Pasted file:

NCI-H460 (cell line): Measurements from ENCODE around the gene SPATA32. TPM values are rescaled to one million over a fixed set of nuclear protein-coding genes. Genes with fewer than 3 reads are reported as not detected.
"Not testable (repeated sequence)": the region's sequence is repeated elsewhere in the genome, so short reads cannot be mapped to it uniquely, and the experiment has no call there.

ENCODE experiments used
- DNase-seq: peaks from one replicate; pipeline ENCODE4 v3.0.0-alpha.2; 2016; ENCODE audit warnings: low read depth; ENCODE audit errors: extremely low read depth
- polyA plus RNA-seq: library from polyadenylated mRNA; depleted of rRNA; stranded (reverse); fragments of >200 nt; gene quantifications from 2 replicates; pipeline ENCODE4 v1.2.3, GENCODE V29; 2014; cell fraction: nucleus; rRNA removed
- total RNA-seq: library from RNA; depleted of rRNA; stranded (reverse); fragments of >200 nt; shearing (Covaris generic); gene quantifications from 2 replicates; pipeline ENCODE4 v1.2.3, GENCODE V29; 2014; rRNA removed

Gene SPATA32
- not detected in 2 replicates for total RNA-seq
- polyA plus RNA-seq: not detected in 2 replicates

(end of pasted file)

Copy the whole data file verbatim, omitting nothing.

NCI-H460 (cell line): Measurements from ENCODE around the gene SPATA32. TPM values are rescaled to one million over a fixed set of nuclear protein-coding genes. Genes with fewer than 3 reads are reported as not detected.
"Not testable (repeated sequence)": the region's sequence is repeated elsewhere in the genome, so short reads cannot be mapped to it uniquely, and the experiment has no call there.

ENCODE experiments used
- DNase-seq: peaks from one replicate; pipeline ENCODE4 v3.0.0-alpha.2; 2016; ENCODE audit warnings: low read depth; ENCODE audit errors: extremely low read depth
- polyA plus RNA-seq: library from polyadenylated mRNA; depleted of rRNA; stranded (reverse); fragments of >200 nt; gene quantifications from 2 replicates; pipeline ENCODE4 v1.2.3, GENCODE V29; 2014; cell fraction: nucleus; rRNA removed
- total RNA-seq: library from RNA; depleted of rRNA; stranded (reverse); fragments of >200 nt; shearing (Covaris generic); gene quantifications from 2 replicates; pipeline ENCODE4 v1.2.3, GENCODE V29; 2014; rRNA removed

Gene SPATA32
- not detected in 2 replicates for total RNA-seq
- polyA plus RNA-seq: not detected in 2 replicates